We, of course, cannot be sure how Ötzi spent his days, but there are some clues that have led researchers to speculate. Because his arthritis indicates that he was physically active, and because of the location of his corpse, some feel that perhaps he was a high-altitude shepherd. Others suggest that traces of copper found in his hair could suggest that he was a metalworker of some sort (NewScience). Still others feel that his copper axe, likely being a hot commodity, indicates a high status position such as the head of a village.
Retracing Ötzi’s Last Steps
Like any modern homicide, one of the keys figuring out what happened is to retrace the last steps of the victim. Remember those stomach and intestinal contents discussed earlier? By examining the pollen spores within Ötzi’s last few meals, researchers have been able to determine a few interesting facts. The oldest meal remaining in his colon contained spores from pine, which would grow way up at extremely high altitudes, so we know that he hiked up and ate a meal there. The second oldest meal shows spores from lower into the valley (perhaps back to a village, going home to eat?), where he must have later descended (Smithsonian). After this point, for whatever reason, he ascended back up the mountain, past the previous point, filled his belly with Ibex meat, and remained there for the next 5,300 years.
Cause of Death
Another key fact to understand what happened is the cause of death. When considering the fact that it can sometimes be impossible to determine the cause of death for exponentially newer bodies, the fact that researchers have been able to determine the likely cause of death of a 5,300 year old man is especially remarkable. Indeed, some of the researchers into Ötzi’s death are Forensic Pathologists who have been working modern cases for years; I imagine it must have been quite a unique experience to investigate him (Smithsonian).
Ötzi’s cause of death wasn’t correctly determined until 2001, when a CT scan revealed an arrow head lodged in his left shoulder (the arrow’s shaft had been yanked out). Additionally, he had lacerations and bruises on the hands, wrists, and chest, (defensive wounds) and brain trauma that would indicate a blow to the head. According to Wikipedia,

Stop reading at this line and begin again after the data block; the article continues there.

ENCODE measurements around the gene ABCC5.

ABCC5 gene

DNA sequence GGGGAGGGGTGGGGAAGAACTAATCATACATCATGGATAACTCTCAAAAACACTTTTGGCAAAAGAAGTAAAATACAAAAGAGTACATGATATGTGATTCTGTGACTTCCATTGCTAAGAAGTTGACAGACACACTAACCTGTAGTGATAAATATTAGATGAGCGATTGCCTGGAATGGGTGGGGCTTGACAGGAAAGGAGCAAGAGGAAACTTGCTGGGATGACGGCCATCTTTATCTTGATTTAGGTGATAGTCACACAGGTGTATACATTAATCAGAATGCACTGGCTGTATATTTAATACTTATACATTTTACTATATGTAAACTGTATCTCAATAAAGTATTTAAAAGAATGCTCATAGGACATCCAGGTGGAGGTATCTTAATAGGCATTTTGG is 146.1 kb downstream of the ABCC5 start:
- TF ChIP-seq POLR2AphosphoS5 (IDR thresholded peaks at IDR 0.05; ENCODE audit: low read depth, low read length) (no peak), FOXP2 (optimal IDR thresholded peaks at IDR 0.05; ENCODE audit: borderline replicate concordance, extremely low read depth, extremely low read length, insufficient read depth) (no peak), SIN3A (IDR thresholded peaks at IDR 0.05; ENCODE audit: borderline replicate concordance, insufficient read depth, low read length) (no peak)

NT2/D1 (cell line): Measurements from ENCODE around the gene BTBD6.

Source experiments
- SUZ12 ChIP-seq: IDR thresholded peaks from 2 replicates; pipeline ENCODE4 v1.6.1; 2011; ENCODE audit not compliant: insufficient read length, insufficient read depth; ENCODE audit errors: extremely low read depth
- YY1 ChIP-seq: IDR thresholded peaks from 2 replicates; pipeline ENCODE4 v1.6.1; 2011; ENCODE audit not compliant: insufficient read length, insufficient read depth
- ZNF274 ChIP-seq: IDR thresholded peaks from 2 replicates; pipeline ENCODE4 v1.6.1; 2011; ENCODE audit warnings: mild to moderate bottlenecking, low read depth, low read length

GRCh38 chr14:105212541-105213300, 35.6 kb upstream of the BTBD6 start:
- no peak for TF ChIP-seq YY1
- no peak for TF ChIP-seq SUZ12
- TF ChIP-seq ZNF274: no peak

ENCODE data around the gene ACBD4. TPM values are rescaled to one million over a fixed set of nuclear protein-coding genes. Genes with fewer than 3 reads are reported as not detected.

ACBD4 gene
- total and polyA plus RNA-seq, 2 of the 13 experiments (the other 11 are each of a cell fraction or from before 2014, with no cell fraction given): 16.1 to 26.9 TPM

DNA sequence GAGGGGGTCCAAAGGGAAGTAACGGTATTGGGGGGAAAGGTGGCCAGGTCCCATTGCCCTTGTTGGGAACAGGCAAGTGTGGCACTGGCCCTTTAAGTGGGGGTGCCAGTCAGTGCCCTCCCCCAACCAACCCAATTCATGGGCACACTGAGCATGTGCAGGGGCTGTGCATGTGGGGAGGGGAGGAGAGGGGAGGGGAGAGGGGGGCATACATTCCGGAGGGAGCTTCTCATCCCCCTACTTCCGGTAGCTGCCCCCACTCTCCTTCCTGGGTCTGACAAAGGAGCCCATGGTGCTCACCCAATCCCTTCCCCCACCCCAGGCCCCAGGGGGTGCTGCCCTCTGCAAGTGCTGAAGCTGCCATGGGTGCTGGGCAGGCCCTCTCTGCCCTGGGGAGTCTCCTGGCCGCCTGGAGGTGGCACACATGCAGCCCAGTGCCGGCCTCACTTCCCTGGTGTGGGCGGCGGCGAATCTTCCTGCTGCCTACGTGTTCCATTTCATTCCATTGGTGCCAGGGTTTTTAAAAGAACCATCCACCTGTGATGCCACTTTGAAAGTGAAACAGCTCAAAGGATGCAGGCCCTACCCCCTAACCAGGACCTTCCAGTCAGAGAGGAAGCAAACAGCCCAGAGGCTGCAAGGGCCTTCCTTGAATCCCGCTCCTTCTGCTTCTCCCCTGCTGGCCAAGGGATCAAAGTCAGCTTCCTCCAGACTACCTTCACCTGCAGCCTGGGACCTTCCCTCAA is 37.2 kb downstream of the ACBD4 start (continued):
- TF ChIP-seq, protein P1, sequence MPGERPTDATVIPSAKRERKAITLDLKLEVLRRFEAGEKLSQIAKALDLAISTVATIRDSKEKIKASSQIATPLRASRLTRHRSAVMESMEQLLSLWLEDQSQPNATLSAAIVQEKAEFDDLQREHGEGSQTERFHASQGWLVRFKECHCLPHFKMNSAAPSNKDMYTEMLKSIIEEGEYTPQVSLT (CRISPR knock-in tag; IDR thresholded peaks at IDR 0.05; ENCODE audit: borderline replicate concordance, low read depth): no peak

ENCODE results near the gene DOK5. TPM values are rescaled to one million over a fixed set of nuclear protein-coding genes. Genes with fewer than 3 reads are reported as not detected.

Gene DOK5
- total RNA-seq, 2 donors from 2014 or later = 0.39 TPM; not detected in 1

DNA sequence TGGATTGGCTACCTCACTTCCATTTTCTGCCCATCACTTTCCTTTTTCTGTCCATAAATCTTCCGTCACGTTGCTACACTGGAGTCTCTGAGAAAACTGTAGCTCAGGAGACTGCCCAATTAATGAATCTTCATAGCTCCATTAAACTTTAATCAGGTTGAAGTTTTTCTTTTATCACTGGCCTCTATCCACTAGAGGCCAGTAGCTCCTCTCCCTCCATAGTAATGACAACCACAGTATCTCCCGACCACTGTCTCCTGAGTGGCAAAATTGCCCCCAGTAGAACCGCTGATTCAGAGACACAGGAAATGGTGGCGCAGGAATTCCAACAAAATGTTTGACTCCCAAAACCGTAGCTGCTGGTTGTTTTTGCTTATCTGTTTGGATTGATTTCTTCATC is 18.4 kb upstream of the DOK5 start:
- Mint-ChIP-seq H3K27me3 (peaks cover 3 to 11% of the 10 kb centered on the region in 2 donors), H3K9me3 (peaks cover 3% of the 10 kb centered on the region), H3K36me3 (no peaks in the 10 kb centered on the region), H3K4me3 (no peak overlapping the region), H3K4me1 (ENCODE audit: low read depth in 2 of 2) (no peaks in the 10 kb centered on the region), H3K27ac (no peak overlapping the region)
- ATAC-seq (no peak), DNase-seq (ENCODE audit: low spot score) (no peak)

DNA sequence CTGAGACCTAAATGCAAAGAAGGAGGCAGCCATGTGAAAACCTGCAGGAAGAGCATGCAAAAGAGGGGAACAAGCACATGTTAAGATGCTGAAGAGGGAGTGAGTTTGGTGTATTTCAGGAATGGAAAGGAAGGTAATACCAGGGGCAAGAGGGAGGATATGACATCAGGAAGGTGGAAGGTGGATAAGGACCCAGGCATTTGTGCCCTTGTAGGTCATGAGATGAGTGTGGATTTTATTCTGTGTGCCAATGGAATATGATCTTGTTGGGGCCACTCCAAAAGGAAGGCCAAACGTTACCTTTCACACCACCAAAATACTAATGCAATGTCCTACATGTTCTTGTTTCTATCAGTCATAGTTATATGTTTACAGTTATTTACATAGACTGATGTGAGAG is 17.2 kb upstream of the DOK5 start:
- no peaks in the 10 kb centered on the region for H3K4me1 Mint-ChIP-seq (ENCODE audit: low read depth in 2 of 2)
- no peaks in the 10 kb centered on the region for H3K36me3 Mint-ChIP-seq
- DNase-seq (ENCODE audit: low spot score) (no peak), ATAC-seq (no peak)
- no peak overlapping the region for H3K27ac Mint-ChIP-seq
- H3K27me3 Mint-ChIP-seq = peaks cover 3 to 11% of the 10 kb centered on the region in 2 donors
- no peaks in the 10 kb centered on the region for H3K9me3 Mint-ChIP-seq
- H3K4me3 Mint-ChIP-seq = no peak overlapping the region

“It is believed that Ötzi bled to death after the arrow shattered the scapula and damaged nerves and blood vessels before lodging near the lung.”
The evidence shows that Ötzi was killed. Indeed, the position that the mummy was frozen in, with his arm folded under him and across his chest, could suggest someone turning his body over onto his belly, closely enough after his death to precede rigor mortis, to take back the arrow that they’d shot him with.
As interesting as that is, with more recent testing, the plot only thickens. Surprisingly, researchers have been able to isolate and examine blood samples from Ötzi’s body and belongings. That in itself is very unusual in such an old mummy.
Not only have they been able to examine Ötzi’s blood; there is blood from four other separate individuals on him, his clothing, and his items. The skirmish that Ötzi was in when he died had involved multiple people. Here are the locations where the blood of others were found:
- Person 1: on his knife.
- Person 2 & 3: on a single arrowhead.
- Person 4: on his coat.
So it seems that Ötzi shot two different people with the same arrow. We can speculate that he must have had time to retrieve his arrow from someone after shooting them, in order to use it again. It’s also suggested that perhaps the blood on his coat could have been from carrying a wounded ally over his shoulder.
One theory as to the motive of Ötzi’s killer/s is human sacrifice. Many traditions at this time made human sacrifices to their deities. He also had eaten a large meal not long before he died, which leads some to believe he may not have been in the state of alarm one would be in if being pursued. His unfinished bow and arrows being seemingly placed to the side, while his extremely valuable copper axe was left with his corpse, could indicate that he was killed as an offering (Smithsonian).
Other researchers, however, disagree, due to the physical evidence of struggle (i.e. defensive wounds), the upward angle of the arrowhead in his shoulder (indicating a fleeing posture), and the presence of blood belonging to several different individuals on Ötzi’s weapon and on his person.
Additionally, when it comes to the copper axe being left with Ötzi- some feel that this is evidence that his killer/s were fellow residents of the village in the valley, taking steps to conceal their crime. If his killer/s had taken the valuable and distinctive axe, they would likely be pointed to as Ötzi’s murderer (Smithsonian).
Personally, what makes the most sense to me is that Ötzi went out hunting in the mountains (and had a meal while he did it, giving us great evidence!), came back to the village where he lived in the valley (where he had another meal, again providing us with evidence- thank goodness Ötzi was a good eater!). He had a dispute of some sort (we’ll surely never know what it was about), where perhaps he received that defensive wound to the hand. Either fed up or frightened, Ötzi went back up the mountain, higher than before, where he ate a meal of Ibex. Whoever had beef with him chose to follow him, they had a fight, and ultimately Ötzi lost, being shot in the back with an arrow, and bashed over the head with a rock for good measure.
Whatever the details of what happened to Ötzi, it is truly unfathomable to imagine how his body sat through the ages, so well preserved, waiting to be discovered. It makes me wonder, weirdly, if people five thousand years from now will marvel over whatever is left of us. Ötzi the iceman had no idea that he would serve as a glimpse into the past; who knows what our future holds.